Let’s set aside the fact that Clint Eastwood is 91 this year for the moment.
“Cry Macho,” which hits theaters and HBO Max today, was not Eastwood’s first rodeo with this material. The script for “Cry Macho” goes all the back to the early ’70s when the screenplay, then known as “Macho,” was rejected by Twentieth Century Fox twice. N. Richard Nash, who wrote the original screenplay, turned it into a novel in 1975 and it became a hit, having been optioned by Albert S. Ruddy.
Eastwood was offered the chance to star in the proposed film in 1988 but turned it down, instead opting to reprise the Harry Callahan role in “The Dead Pool.” Multiple attempts resumed over the years with stars Robert Mitchum, Burt Lancaster, Pierce Brosnan, and even Arnold Schwarzenegger, eventually sitting idle until Eastwood was again approached for the project. In a recent interview, Eastwood said he, “always thought I’d go back and look at that. It was something I had to grow into. One day, I just felt it was time to revisit it. It’s fun when something’s your age, when you don’t have to work at being older.”
Now at age 91, Eastwood is quite literally back in the saddle. The “Cry Macho” screenplay is written by Nick Schenk and (posthumously) N. Richard Nash, based on Nash’s novel. Mike Milo is your typical Eastwood character – down on his luck, having suffered a devastating life event costing his marriage, and his job. The film opens with a lecture by Howard Polk played by Dwight Yoakam, in which the dead-end Milo is asked to pack up his things and get off his ranch.
Time is not a factor for this film, everything seems to move by at a rather leisure pace for this broken stallion, when Polk approaches Milo for a job, saying Milo owes Polk for everything he did to help Milo. Sensing he’s boxed into a corner, Milo heads south of the border to retrieve Polk’s son, Rafo, played by newcomer Eduardo Minett.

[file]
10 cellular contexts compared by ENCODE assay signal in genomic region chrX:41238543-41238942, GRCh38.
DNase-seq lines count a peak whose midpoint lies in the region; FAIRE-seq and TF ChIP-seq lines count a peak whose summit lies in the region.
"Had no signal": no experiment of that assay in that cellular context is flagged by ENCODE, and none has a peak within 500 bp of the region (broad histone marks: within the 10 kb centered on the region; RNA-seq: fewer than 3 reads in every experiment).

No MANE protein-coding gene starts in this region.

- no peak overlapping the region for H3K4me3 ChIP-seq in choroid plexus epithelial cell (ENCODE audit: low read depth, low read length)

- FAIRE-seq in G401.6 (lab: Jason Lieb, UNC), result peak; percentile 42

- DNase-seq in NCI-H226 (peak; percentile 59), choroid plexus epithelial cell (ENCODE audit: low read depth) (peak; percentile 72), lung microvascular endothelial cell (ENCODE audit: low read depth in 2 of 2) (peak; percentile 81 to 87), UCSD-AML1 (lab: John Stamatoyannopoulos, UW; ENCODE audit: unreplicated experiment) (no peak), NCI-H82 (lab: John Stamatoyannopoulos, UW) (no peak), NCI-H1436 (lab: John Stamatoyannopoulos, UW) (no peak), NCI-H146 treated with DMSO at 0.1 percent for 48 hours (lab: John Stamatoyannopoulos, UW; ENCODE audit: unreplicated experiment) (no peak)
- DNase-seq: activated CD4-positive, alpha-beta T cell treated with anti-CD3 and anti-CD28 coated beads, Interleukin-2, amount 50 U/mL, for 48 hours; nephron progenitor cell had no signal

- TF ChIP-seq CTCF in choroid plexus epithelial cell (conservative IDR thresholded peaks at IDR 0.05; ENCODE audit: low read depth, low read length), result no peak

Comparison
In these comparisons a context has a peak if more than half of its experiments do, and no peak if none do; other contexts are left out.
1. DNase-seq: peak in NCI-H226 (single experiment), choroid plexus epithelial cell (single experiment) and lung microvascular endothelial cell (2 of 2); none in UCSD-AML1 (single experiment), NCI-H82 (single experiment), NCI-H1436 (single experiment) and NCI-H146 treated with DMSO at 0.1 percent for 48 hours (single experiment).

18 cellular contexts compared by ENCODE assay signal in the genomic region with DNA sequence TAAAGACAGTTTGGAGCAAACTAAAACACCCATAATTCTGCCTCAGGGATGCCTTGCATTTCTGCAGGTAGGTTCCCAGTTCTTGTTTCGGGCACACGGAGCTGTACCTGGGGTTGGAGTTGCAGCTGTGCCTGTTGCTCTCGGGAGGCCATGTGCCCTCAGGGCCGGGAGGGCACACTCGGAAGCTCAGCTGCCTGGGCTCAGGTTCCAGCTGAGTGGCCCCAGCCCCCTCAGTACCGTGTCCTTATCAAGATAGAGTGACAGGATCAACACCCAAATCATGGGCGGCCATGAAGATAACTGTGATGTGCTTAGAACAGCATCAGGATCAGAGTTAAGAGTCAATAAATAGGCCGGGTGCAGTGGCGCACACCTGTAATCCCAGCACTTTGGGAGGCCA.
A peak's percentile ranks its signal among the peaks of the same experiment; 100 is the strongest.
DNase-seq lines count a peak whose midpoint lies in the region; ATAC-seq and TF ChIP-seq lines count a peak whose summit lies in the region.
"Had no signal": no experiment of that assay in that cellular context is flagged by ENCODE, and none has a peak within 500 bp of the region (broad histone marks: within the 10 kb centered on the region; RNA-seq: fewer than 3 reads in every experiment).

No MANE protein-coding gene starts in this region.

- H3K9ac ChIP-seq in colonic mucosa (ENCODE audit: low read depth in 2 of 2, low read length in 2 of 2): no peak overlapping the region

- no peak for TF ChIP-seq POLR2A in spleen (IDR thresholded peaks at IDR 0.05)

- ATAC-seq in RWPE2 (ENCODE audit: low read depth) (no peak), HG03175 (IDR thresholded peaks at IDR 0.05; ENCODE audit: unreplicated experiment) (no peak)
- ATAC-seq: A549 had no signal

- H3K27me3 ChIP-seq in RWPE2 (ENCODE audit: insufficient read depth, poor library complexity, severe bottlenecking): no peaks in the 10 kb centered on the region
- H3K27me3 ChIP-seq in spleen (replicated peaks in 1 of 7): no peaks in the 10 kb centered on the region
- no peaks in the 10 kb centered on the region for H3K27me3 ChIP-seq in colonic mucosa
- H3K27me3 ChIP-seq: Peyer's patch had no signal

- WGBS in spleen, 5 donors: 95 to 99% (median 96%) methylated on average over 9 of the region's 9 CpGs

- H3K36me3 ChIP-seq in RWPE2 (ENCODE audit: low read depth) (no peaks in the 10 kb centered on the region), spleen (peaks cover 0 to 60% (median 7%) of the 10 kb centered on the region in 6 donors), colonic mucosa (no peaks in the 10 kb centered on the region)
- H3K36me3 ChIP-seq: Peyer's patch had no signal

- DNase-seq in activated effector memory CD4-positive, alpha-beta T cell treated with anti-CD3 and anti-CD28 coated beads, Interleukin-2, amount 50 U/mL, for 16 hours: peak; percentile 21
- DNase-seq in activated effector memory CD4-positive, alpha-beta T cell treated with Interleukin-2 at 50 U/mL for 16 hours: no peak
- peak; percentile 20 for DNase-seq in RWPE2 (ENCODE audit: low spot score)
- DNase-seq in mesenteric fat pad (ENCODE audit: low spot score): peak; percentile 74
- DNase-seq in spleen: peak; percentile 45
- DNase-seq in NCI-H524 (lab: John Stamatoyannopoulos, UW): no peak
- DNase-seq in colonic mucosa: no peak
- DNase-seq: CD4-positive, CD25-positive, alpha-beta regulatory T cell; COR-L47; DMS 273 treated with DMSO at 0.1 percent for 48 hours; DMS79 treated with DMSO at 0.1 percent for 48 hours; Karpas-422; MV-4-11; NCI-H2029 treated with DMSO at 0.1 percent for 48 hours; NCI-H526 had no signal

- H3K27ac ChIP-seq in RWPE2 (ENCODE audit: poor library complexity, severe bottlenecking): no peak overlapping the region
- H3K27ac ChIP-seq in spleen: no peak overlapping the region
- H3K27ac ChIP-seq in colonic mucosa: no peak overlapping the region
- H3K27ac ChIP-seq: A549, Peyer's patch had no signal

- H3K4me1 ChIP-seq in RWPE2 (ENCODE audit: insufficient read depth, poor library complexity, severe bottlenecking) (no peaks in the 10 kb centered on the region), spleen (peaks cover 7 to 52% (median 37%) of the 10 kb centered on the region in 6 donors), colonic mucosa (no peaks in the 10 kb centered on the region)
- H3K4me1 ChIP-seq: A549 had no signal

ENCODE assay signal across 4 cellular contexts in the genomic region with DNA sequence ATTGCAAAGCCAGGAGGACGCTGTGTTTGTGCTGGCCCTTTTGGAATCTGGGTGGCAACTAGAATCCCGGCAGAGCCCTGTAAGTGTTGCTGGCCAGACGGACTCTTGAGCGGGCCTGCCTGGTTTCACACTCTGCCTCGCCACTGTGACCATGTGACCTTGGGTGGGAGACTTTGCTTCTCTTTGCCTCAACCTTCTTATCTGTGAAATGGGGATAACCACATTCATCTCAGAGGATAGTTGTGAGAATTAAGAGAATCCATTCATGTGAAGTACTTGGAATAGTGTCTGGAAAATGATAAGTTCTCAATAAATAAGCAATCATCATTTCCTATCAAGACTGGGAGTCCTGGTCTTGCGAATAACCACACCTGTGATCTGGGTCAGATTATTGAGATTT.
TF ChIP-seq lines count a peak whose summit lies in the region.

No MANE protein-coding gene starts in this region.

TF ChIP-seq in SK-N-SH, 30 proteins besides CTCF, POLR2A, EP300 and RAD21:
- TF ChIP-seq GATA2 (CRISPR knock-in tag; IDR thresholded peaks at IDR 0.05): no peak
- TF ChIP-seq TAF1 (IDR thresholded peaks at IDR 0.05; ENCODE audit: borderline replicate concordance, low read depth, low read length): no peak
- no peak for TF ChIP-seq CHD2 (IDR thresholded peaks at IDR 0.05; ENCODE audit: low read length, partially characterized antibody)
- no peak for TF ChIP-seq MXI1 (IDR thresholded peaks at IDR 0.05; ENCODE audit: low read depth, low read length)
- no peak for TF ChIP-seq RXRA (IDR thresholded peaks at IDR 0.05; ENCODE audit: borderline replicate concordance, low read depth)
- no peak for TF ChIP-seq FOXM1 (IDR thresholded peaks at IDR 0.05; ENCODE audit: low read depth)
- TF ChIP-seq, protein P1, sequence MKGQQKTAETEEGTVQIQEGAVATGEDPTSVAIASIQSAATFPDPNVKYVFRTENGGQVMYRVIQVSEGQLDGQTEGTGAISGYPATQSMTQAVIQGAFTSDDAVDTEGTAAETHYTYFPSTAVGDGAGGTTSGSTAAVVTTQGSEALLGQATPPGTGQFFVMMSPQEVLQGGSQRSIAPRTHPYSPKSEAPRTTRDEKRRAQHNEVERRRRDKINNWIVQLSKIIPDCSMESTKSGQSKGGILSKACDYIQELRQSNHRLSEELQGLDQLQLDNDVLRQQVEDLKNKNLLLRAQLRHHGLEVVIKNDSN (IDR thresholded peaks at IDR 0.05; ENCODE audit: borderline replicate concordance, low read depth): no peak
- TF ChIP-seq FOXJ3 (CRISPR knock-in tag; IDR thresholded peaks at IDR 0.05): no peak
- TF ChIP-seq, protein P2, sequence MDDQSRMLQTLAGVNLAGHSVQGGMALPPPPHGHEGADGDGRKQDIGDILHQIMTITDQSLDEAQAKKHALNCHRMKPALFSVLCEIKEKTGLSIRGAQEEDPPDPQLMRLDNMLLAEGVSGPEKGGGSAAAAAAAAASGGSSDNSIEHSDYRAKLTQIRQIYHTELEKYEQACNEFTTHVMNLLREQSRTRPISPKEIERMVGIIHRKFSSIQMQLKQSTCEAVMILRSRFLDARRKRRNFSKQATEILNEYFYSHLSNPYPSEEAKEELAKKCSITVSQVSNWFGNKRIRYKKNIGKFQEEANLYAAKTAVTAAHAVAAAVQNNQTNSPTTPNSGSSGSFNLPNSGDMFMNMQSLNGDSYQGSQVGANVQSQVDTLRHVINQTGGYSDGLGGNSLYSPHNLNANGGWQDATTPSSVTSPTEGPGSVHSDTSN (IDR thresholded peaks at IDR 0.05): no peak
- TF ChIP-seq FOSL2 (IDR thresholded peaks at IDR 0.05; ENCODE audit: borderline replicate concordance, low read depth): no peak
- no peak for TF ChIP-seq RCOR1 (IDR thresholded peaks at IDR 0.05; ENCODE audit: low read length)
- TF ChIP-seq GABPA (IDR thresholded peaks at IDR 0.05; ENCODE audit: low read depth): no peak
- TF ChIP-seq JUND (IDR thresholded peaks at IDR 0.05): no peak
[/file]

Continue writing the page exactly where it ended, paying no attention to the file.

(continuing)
There’s just one thing: Rafo, who has been reportedly abused by Polk’s ex-wife, Leta (Fernanda Urrejola) is on the lamb, taking after his parent’s wild lifestyles. Eastwood’s direction is steady, his canvas wide in relation to his recent films such as “The 15:17 to Paris,” “The Mule,” and “Richard Jewell.” Say what you want about Eastwood as a person or his politics, the man can still make a movie at 91.
It does have familiar Eastwood tropes, his trademark. What made “Cry Macho” a solid late-career entry for this critic, is Eastwood’s attention to the landscape, its unforgiving desolation, its impact on the flow of the story. The script isn’t as on point as “The Mule” or “Richard Jewell,” however Eastwood was right – he was the perfect age to play this role. As for Minett, as Rafo, he was the polar opposite to Eastwood’s Milo, something the redemptive character arcs account for.
What we come to realize is that Milo and Rafo need each other, more than they realize. Natalia Traven as Marta is the key to both character’s respective arcs, and she fills the role admirably. Urrejola is unrelenting in her performance, both in her beauty and in her vengeance.
Not every element in the story works, but it isn’t the story that carries the lessons. “Cry Macho” is very much a character-driven story.
What should be a “road trip” style film, turns into a life lesson for any age. Eastwood engaged Mark Mancina for the score, its guitar strings permeating the film with a lush passion. Eastwood regulars Joel and David Cox find an economy in their editing, something that hides the $33 million budget exceptionally well.
“Cry Macho” is yet another tank of gas in Eastwood’s motor, and I suspect we’ll get more films from him, certainly behind the camera. Personally, I’d like to be writing film reviews at his age. The beauty of what Eastwood does now, compared to what he did in the 60s–90s is that he exudes a playful youth-like quality. He understands there will be bumps in the road. If “Cry Macho” is a bump in his road, it is one that I’ll gladly recommend.